Incidence Rates Table
Annual Incidence Rate†
over rate period
(95% Confidence Interval)
Average Annual Count
|Massachusetts 6,10||18.5 (17.9, 19.1)||717||2007-2011||falling||-4.1 (-7.9, -0.1)|
|US (SEER+NPCR) 1,10||15.8 (15.7, 15.9)||26,903 §||2007-2011||stable||-0.3 (-1.9, 1.3)|
|Hampden County 6,10||12.7 (10.8, 14.8)||36||2007-2011||stable||-0.4 (-17.4, 20.1)|
|Worcester County 6,10||13.2 (11.7, 14.8)||60||2007-2011||stable||-5.9 (-12.1, 0.8)|
|Suffolk County 6,10||14.1 (12.4, 16.0)||54||2007-2011||falling||-11.7 (-13.5, -9.9)|
|Franklin County 6,10||15.1 (10.1, 21.9)||6||2007-2011||stable||6.4 (-22.1, 45.4)|
|Bristol County 6,10||15.2 (13.3, 17.2)||50||2007-2011||stable||1.3 (-8.4, 12.1)|
|Hampshire County 6,10||15.3 (11.8, 19.6)||14||2007-2011||stable||-3.3 (-38.2, 51.2)|
|Middlesex County 6,10||17.8 (16.5, 19.1)||154||2007-2011||stable||-5.4 (-12.1, 1.8)|
|Essex County 6,10||19.3 (17.5, 21.3)||87||2007-2011||stable||-0.7 (-8.8, 8.0)|
|Berkshire County 6,10||23.3 (18.8, 28.6)||21||2007-2011||stable||-5.3 (-34.2, 36.5)|
|Norfolk County 6,10||23.6 (21.5, 25.9)||99||2007-2011||stable||-4.3 (-9.9, 1.7)|
|Plymouth County 6,10||24.8 (22.2, 27.6)||72||2007-2011||stable||-1.8 (-12.3, 9.9)|
|Barnstable County 6,10||31.7 (27.7, 36.3)||57||2007-2011||stable||-7.1 (-20.6, 8.7)|
|Nantucket County 6,10||63.6 (36.7, 103.2)||3||2007-2011||rising||46.7 (11.8, 92.7)|
|Dukes County 6,10||
Created by statecancerprofiles.cancer.gov on 10/23/2014 12:32 am.
Data for the United States does not include data from Nevada.
State Cancer Registries may provide more current or more local data.
† Incidence rates (cases per 100,000 population per year) are age-adjusted to the 2000 US standard population (19 age groups: <1, 1-4, 5-9, ... , 80-84, 85+). Rates are for invasive cancer only (except for bladder cancer which is invasive and in situ) or unless otherwise specified. Rates calculated using SEER*Stat. Population counts for denominators are based on Census populations as modified by NCI. The 1969-2012 US Population Data File is used for SEER and NPCR incidence rates.
§ The total count for the US (SEER+NPCR) may differ from the summation of the individual states reported in this table. The total uses data from the CDC's National Program of Cancer Registries Cancer Surveillance System (NPCR-CSS) January 2013 data submission for the following states: California, Kentucky, Louisiana, and New Jersey but data for those states when shown individually are sourced from the SEER November 2013 submission.
* Data has been suppressed to ensure confidentiality and stability of rate estimates. Counts are suppressed if fewer than 16 cases were reported in a specific area-sex-race category.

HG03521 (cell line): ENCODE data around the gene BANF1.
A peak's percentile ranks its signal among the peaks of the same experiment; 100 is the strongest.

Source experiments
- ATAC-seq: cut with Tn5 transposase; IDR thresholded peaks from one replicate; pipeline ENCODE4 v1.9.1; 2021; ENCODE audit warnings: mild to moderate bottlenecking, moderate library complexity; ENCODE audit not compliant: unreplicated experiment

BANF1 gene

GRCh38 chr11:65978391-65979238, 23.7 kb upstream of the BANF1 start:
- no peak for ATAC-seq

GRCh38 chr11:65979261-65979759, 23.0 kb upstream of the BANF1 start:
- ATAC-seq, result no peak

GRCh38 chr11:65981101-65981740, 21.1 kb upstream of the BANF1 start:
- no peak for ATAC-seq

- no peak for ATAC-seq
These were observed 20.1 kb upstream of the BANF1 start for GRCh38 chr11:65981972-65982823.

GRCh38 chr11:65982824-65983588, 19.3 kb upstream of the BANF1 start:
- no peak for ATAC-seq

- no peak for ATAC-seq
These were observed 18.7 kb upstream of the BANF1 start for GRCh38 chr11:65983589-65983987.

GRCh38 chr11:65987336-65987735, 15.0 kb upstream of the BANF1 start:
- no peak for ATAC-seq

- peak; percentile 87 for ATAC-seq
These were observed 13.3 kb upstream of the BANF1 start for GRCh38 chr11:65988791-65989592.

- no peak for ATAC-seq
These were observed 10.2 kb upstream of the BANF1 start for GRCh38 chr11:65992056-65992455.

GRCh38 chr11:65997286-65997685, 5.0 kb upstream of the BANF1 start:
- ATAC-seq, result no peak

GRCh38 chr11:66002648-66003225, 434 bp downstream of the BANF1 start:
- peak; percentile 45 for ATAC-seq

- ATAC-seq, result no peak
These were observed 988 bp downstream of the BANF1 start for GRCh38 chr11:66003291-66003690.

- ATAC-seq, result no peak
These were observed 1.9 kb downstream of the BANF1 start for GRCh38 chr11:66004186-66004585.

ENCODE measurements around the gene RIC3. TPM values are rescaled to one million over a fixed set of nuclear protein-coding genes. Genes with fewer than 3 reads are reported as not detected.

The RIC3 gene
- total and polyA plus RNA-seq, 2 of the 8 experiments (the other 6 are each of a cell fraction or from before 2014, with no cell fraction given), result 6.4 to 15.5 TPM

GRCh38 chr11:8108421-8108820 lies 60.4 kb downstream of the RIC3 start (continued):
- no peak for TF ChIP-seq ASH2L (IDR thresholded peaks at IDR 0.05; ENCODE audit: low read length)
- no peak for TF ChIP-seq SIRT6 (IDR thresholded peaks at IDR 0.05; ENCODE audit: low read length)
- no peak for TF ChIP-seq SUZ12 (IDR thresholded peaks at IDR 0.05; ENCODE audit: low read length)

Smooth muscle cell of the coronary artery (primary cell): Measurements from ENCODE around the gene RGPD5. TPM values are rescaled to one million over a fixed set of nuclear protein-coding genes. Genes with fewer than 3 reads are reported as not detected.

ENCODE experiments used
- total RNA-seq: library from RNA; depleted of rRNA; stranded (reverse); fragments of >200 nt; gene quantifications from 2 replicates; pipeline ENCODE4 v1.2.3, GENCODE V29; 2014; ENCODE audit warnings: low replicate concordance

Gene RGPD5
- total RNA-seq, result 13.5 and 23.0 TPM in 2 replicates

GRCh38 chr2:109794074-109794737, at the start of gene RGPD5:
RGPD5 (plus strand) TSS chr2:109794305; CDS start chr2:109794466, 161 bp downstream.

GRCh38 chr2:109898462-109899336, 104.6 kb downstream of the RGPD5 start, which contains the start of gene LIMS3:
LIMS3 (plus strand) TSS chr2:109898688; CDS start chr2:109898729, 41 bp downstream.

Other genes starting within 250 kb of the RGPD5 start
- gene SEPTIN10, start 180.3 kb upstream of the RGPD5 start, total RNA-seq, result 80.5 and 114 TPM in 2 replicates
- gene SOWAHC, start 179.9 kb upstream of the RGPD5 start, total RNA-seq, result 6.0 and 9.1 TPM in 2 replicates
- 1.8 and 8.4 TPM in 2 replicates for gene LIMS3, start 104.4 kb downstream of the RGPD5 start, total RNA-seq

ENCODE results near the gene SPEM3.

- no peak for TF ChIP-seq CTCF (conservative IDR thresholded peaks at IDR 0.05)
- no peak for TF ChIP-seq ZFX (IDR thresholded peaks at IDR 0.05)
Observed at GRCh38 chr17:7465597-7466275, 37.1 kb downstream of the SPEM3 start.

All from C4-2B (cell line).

1 Source: CDC's National Program of Cancer Registries Cancer Surveillance System (NPCR-CSS) January 2014 data submission and SEER November 2013 submission.
6 Source: State Cancer Registry and the CDC's National Program of Cancer Registries Cancer Surveillance System (NPCR-CSS) January 2014 data submission. State rates include rates from metropolitan areas funded by SEER.
10 Source: Incidence data provided by the National Program of Cancer Registries (NPCR). EAPCs calculated by the National Cancer Institute using SEER*Stat. Rates are age-adjusted to the 2000 US standard population (19 age groups: <1, 1-4, 5-9, ... , 80-84,85+). Rates are for invasive cancer only (except for bladder cancer which is invasive and in situ) or unless otherwise specified. Population counts for denominators are based on Census populations as modified by NCI. The 1969-2012 US Population Data File is used with NPCR January 2014 data.
Please note that the data comes from different sources. Due to different years of data availablility, most of the trends are AAPCs based on APCs but some are EAPCs calculated in SEER*Stat. Please refer to the source for each graph for additional information.
Interpret Rankings provides insight into interpreting cancer incidence statistics. When the population size for a denominator is small, the rates may be unstable. A rate is unstable when a small change in the numerator (e.g., only one or two additional cases) has a dramatic effect on the calculated rate.
Suppression is used to avoid misinterpretation when rates are unstable.